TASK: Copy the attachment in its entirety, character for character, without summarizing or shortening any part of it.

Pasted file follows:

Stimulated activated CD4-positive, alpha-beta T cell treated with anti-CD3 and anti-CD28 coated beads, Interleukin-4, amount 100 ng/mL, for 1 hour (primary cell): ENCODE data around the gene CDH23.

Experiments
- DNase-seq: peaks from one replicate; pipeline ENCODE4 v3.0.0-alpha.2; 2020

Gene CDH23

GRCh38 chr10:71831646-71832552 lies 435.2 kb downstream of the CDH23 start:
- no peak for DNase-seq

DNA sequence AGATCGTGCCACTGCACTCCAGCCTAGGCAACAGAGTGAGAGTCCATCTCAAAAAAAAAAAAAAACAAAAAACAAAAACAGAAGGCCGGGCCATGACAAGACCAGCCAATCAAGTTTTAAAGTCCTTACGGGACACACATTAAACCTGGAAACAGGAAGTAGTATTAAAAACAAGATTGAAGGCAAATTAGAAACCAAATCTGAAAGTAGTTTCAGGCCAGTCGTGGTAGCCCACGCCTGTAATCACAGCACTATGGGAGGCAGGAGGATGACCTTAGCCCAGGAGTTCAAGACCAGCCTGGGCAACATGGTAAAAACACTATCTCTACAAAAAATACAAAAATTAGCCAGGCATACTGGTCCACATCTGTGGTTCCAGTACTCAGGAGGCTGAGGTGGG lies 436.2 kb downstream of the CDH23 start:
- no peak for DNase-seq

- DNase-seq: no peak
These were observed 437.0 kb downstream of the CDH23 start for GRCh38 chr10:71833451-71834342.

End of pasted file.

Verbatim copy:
Stimulated activated CD4-positive, alpha-beta T cell treated with anti-CD3 and anti-CD28 coated beads, Interleukin-4, amount 100 ng/mL, for 1 hour (primary cell): ENCODE data around the gene CDH23.

Experiments
- DNase-seq: peaks from one replicate; pipeline ENCODE4 v3.0.0-alpha.2; 2020

Gene CDH23

GRCh38 chr10:71831646-71832552 lies 435.2 kb downstream of the CDH23 start:
- no peak for DNase-seq

DNA sequence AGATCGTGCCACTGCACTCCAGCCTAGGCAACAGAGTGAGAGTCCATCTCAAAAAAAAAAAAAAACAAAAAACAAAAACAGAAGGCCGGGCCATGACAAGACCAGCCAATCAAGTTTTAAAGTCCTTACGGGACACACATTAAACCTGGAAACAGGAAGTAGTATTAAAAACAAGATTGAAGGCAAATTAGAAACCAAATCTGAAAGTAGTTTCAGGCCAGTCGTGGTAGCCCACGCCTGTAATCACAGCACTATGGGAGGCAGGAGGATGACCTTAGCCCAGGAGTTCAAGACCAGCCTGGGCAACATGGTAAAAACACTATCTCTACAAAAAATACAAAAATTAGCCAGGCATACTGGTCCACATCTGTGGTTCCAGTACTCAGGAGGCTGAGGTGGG lies 436.2 kb downstream of the CDH23 start:
- no peak for DNase-seq

- DNase-seq: no peak
These were observed 437.0 kb downstream of the CDH23 start for GRCh38 chr10:71833451-71834342.